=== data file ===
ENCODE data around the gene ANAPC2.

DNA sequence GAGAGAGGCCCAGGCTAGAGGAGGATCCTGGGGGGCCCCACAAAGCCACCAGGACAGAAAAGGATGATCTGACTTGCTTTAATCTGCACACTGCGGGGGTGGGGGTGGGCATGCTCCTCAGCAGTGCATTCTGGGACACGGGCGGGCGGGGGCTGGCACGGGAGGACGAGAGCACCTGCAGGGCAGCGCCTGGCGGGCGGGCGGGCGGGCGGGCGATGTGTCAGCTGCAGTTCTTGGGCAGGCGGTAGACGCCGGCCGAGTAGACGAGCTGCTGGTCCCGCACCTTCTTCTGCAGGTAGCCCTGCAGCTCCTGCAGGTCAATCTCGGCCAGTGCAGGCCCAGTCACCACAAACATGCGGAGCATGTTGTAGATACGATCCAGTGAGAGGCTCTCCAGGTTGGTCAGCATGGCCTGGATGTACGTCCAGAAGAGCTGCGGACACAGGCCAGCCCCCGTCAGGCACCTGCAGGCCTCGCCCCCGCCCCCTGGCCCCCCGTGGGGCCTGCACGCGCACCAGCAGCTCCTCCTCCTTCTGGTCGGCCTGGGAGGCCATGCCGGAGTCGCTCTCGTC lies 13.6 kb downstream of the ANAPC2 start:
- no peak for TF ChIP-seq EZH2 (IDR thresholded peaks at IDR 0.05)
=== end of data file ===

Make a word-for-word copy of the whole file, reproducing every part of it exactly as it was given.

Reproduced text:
ENCODE data around the gene ANAPC2.

DNA sequence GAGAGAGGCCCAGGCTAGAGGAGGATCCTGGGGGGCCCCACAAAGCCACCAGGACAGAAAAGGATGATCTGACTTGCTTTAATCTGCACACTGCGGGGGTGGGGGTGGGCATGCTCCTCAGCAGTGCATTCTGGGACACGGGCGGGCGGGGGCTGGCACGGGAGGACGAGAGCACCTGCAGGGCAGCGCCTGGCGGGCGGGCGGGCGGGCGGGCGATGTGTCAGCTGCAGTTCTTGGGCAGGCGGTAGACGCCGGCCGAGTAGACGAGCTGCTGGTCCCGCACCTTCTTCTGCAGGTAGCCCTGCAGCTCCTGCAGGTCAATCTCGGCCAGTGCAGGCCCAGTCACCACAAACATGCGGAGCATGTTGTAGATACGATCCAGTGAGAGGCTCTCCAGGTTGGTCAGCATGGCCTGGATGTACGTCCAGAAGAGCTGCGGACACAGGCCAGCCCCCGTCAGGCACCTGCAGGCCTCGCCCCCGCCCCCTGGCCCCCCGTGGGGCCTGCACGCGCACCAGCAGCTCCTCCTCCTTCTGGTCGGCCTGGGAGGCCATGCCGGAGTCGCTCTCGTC lies 13.6 kb downstream of the ANAPC2 start:
- no peak for TF ChIP-seq EZH2 (IDR thresholded peaks at IDR 0.05)